Racking his brains for a way to answer evasively, Cairon reflected how much he disliked direct questions. "Sometimes," he answered. "But I'm no minstrel."
Linnie's face lit up at his answer. "But you can carry a tune?" At Cairon's reluctant nod, she beamed. "Would you mind terribly singing a song for Sophia to accompany? The poor thing hardly ever gets anyone other than the usual woodsman and farmers and our repertoire is very limited."
Cairon coughed nervously. "I'm afraid I don't know any lively songs and what if I don't know any of the same tunes Sophia does?"
Linnie laughed and clapped her hands together in delight. "Sophia loves that! She says she enjoys the challenge! She'll just let you carry the tune and make up an accompaniment as she goes along. Will you do just one song?"
Cairon looked into the face of the woman who'd shown overwhelming kindness to him and knew his conscience would never allow him to refuse. "I'll sing one song."
"Wonderful!" Linnie turned and stood, waving her arm in the air to attract attention as she called; "Sophia! I've got some new blood for you here! This young lad'll do a song with you!"
Cairon found himself being herded forwards by an appreciate crowd and inwardly kicked himself for once again inadvertently falling into the spotlight when he should be fading quietly into the background. It was becoming a really unwelcome habit. He found himself standing next to a pleasant-faced young redhead cradling a lute. She smiled up at him. "My thanks to you, stranger. What manner of song is it that you intend to sing?"
"It's a love song," Cairon replied without really stopping to think about his answer.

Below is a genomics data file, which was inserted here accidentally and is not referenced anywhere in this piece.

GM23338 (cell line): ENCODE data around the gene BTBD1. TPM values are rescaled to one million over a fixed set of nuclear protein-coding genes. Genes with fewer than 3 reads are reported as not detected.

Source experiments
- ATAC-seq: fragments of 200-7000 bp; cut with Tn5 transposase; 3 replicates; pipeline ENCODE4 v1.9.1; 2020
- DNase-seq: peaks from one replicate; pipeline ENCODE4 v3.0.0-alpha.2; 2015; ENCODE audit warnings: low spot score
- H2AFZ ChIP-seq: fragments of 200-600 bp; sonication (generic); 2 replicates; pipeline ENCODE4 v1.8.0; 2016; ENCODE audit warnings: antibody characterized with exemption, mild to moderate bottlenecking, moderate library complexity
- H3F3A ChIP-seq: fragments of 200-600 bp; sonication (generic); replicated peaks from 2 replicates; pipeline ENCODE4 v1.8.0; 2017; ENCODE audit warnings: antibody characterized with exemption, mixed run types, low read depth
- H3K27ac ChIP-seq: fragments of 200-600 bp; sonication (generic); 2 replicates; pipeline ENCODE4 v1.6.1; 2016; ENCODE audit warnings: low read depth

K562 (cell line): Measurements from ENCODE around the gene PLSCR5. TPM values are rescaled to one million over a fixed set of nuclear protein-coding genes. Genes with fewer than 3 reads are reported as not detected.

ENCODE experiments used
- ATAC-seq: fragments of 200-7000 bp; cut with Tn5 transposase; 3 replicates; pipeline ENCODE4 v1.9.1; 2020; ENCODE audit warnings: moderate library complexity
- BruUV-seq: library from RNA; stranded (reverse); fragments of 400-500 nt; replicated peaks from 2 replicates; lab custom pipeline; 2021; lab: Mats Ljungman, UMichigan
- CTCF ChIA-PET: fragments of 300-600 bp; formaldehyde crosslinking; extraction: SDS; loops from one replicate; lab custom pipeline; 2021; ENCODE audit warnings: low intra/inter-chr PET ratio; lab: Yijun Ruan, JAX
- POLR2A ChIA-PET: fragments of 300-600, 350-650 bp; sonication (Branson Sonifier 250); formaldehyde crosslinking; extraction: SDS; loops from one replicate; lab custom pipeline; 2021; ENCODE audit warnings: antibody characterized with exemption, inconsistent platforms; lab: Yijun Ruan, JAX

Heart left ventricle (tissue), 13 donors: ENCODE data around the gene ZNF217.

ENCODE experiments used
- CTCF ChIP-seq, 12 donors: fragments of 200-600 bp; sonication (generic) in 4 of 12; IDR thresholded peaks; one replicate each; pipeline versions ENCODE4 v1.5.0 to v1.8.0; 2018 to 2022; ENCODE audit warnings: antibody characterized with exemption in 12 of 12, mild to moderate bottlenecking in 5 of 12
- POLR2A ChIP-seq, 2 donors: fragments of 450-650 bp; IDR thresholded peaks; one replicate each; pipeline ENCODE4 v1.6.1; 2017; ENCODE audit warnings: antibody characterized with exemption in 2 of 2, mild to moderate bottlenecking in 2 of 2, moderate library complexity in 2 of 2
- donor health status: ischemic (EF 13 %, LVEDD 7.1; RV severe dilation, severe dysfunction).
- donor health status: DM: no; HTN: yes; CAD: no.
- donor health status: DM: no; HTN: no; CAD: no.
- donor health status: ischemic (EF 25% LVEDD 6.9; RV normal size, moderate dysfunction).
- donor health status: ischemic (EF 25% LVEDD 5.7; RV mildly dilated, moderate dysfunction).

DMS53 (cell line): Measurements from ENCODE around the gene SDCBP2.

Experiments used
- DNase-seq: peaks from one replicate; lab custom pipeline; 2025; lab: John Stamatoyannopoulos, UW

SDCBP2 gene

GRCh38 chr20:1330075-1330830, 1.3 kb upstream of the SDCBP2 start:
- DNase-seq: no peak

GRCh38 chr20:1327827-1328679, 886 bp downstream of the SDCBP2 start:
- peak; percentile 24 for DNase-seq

Sophia's eyes twinkled in amusement at his response. "My favourite songs," she said with the smile evident in her voice. "And is there a certain someone you'll be singing this song about?"
"No!" Cairon denied quickly, feeling his face flush with embarrassment. His reaction caused the seated musician even more amusement, but she was quick to compose her feature and sound a couple of notes on her lute in order to check that the strings were still in tune.
"Begin whenever you feel ready and I'll join in when I have the key and rhythm," Sophia instructed, her eyes already closing as she focused fully on her hearing.
Cairon nodded, even though the young woman was now unable to see the gesture and found himself singing his sister's favourite song. It was the first one that came to mind and also the one he knew best from a childhood of first being taught it and then being made to sing it to his older sibling on countless occasions. His mouth formed the word from the olden language now only ever used in such songs with an effortless ease.
Bryd one brere, brid, brid one brere,
Kynd is come of love, love to crave.
Blythful biryd, on me thu rewe.
Or greyth, lef, greith thu me my grave.
Losing himself in the slow lilting melody, Cairon began to strengthen his voice, letting it ring out through the silent pub. Beside him, Sophia nodded slightly to herself before joining in with an almost stately accompanying melody. As he went into the second verse, Cairon focused on that melody to keep his mind from remembering his sister.
Hic am so blithe, so brighit brid on brere,
Quan I se that ende in halle.
Yhe is quit of lime, lovely, trewe,
Yhe is fayr and flur of alle.
Mikte hic hire at wille have,
Stedefast of love, lovely trewe,
Of me sorwe yhe may me saven;
Ioye and blisse were eere me newe.
Slowing the final passage to indicate the end of the song, Cairon gently let the final notes die before gauging the response. There was a moment's silence before a loud wave of enthusiastic applause and cheering and the Fae looked down to see Sophia beaming at him.
"That was absolutely wonderful," she enthused. "I hardly ever have the chance to accompany the old ballads. And your voice is positively mesmerising. Are you a trained musician?"
"Oh no," Cairon corrected her hurriedly, already seeing in his mind's eye just how this was going to stick in people's memory. "My sister taught me." And as for his voice, well, all Fae were gifted singers. Though Cairon hoped that fact wouldn't be too well known amongst mortals.
"That'll be why you only know love songs then," Sophia concluded with a teasing smile. "Still, I'm glad for it. You and your companions' meals are on the house."